White collar crime wave

2015-07-08 09:40

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FORMER electronics shop tycoon Kay Makan, whose businesses have shut down after being robbed by a finance clerk, ironically sits on a special team tasked with fighting business crime in Pietermaritzburg.

Koos Vorster, chairperson of the Pietermaritzburg Chamber of Business’s Business Fighting Crime division, said he was saddened by Makan’s loss (the businessman sits on the same committee).

“He is the last man who I would expect this to happen to,” he said.

Vorster said while there was no comprehensive data on white collar crime, it damages any business.

“It takes its toll on productivity and turnover, and then eventually retrenchments follow, as is the case in the closure of Makan’s stores,” he said.

Makan has admitted to The Witness that he closed his empire in part due to the theft of just over R1 million by a staff member who pleaded guilty to the crime on Monday.

Durban lawyer Peter Feuilherade, who chairs the KwaZulu-Natal White Collar Crime Task Team, said there was an imperative, as in Makan’s case, for businesses big and small to report and follow through with criminal proceedings: “If we do not convict the person, history has shown that they simply move on to other businesses and continue with their behaviour,” he said.

Feuilherade said the Criminal Procedure Act also allows for the leaders in a business to be held responsible for not reporting white collar crime in excess of R100 000.

“I don’t know of anyone such as a municipal manager or general manager who has been sentenced (under the act, for failing to report a crime), but if someone was sentenced for sweeping fraud under the carpet, it would certainly bring more attention and awareness to the need to see prosecutions through,” said Feuilherade.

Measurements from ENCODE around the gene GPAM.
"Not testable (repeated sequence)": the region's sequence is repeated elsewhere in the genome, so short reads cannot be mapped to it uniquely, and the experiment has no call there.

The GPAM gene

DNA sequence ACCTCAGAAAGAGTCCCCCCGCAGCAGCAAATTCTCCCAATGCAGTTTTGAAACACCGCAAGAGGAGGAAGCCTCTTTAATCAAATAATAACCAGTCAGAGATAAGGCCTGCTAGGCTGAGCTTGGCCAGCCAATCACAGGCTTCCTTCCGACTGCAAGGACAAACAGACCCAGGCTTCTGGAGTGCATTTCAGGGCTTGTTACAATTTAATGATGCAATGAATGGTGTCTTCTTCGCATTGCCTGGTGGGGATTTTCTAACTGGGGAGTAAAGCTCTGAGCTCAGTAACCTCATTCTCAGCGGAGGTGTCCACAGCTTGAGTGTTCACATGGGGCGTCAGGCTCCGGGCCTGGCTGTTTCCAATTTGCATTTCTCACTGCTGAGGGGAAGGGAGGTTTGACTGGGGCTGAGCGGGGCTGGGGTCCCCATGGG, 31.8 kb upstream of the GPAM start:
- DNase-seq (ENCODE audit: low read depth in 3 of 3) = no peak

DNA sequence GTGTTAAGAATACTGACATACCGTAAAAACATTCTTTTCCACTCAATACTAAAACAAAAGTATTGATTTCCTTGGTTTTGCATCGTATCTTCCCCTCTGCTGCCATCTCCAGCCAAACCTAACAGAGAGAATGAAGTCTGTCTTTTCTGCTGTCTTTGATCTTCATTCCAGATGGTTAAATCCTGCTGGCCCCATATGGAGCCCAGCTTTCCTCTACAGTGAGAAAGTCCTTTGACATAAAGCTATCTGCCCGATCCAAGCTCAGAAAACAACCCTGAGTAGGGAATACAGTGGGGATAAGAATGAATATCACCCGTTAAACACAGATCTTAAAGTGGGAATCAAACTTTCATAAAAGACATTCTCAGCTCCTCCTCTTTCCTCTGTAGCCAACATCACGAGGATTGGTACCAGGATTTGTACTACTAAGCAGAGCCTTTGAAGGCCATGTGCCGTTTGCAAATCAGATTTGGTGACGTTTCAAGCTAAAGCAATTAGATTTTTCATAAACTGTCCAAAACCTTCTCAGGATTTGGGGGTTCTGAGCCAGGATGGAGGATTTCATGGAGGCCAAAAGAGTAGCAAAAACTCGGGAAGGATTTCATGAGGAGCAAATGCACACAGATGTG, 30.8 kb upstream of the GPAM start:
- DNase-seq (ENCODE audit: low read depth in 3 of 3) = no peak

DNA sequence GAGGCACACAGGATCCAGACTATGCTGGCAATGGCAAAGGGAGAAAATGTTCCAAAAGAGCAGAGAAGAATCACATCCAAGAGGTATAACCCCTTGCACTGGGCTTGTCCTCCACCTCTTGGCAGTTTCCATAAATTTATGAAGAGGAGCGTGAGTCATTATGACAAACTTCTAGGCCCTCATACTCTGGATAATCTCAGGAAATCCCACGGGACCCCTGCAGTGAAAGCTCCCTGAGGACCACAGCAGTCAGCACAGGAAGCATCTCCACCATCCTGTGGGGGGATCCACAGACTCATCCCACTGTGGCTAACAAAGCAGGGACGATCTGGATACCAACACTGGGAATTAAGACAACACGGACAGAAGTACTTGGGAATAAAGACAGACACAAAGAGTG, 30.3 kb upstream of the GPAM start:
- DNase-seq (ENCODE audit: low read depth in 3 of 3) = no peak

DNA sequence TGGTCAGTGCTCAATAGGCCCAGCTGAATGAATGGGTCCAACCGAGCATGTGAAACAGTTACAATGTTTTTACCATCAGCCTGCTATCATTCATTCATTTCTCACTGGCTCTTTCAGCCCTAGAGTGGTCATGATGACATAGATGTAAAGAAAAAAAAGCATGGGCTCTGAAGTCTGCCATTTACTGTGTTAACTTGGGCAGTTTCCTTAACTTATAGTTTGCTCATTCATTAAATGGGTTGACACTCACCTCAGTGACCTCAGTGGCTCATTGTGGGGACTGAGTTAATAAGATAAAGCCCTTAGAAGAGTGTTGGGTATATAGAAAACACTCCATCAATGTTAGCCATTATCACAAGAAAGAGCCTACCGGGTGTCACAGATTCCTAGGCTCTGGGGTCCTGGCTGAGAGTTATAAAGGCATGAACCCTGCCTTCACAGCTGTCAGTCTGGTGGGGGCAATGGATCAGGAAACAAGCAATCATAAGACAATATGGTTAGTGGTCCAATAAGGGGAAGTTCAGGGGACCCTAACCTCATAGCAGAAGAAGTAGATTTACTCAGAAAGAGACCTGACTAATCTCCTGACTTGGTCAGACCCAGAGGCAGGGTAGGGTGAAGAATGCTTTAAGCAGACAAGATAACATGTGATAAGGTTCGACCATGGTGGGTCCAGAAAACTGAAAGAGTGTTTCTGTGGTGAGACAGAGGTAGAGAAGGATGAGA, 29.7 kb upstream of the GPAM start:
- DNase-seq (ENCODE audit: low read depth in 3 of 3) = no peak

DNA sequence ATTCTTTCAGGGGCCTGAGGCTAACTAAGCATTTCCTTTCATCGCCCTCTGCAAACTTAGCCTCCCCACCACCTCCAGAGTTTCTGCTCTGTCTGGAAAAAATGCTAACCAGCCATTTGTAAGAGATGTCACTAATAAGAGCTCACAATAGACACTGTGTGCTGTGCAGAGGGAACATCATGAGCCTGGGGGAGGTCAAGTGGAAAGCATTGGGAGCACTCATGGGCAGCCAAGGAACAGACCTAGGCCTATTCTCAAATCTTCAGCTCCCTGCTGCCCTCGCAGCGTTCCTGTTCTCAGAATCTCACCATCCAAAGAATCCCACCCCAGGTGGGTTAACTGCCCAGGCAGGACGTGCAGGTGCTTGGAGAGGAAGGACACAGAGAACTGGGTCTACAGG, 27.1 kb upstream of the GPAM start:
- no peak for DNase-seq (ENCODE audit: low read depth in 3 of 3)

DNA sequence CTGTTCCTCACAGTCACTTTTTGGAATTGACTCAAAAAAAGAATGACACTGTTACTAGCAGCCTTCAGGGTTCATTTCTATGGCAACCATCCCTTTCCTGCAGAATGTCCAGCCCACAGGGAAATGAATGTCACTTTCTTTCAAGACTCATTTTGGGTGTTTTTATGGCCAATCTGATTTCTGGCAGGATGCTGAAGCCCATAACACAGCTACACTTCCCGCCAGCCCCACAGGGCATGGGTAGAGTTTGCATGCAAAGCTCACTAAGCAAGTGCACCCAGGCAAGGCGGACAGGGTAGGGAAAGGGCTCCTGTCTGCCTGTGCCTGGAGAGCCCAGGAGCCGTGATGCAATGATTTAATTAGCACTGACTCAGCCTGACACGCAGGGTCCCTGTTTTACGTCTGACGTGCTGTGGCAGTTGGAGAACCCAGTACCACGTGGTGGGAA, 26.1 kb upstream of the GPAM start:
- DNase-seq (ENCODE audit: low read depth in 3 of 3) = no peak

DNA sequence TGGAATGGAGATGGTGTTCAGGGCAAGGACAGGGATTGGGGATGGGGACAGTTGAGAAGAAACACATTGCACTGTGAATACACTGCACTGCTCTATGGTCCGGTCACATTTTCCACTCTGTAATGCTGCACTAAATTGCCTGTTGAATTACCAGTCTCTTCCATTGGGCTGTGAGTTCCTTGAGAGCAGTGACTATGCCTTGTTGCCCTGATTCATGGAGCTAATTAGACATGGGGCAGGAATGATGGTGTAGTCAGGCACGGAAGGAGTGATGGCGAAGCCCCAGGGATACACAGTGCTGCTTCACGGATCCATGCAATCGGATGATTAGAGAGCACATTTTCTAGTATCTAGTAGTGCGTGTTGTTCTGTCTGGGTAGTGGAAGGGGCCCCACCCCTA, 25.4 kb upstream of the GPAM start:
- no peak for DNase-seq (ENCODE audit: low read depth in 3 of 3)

The scale of white collar crime in the country is largely unknown, but experts have estimated it to be at nearly R930 million per year.

Pietermaritzburg Chamber of Business CEO Melanie Veness said from cases she was aware of, it was often “trusted” employees who were found to be stealing from the bottom line.

“The bigger companies often pursue these matters, but smaller businesses often don’t, becoming concerned about the employee’s family and children. It is difficult to comprehend how a person who you looked in the eye daily and trusted completely would ultimately be stealing from you. It must be devastating,” said Veness.

She said the guilty employees in the cases she was aware of usually spent the money on non-necessities

Read more on:    pietermaritzburg  |  business

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